running on the machine. We don't protect the operating system from
    attacks, we protect the hard drive's files themselves, so you can't
    alter them or reformat the drive or anything like that."
    The Canadian Department of National Defence still holds the patent for
    the technology, and Madison has the licence to further develop and
    commercialize it. In return, the DND will get a portion of the net
    income from Centurion II's sales.
    "We have added bells and whistles to give it the versatility that is
    needed for the average user or an administrator," Mr. McNally said.
    This includes password system to let authorized users log on to the
    computer, and a special key that administrators can plug into the card
    (along with a password) to alter its configuration, then remove so
    that nobody can play with the settings.
    "We purposely made it simple to operate so that anyone can use it -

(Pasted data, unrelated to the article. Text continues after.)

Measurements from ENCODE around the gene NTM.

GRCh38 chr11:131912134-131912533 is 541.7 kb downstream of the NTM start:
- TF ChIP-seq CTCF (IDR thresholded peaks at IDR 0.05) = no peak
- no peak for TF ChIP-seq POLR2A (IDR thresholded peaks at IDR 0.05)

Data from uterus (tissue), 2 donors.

home users, businesses, government workers, anyone," Mr. Mitchell
    If someone tries to write to the drive, it creates a log file that
    tells where the request came from on the network, and it can be set up
    to notify an administrator by pager or e-mail. If they write to a
    drive that isn't fully locked, the log file tells administrators what
    was written where on the drive so they can go back and remove it if
    "The card locks out outside interaction with the hard drive altogether
    if you choose, and the background software listens to the card to warn
    of illegal access attempts," Mr. Mitchell said.
    The Centurion II will be officially launched at the Canadian
    Information Technology Security Symposium (CITSS) in Ottawa this week,
    and is expected to sell in the $350 range initially. Mr. McNally said
    the goal is to bring the price down to the $200 range when volumes
    Windows 98 and NT software is available for Centurion II now, and
    versions that run with Windows XP and Linux are in development, Mr.  
    Mitchell said.
    The company is negotiating reseller agreements, with a particular
    focus on the government market, but it is also selling the Centurion
    II on its Web site.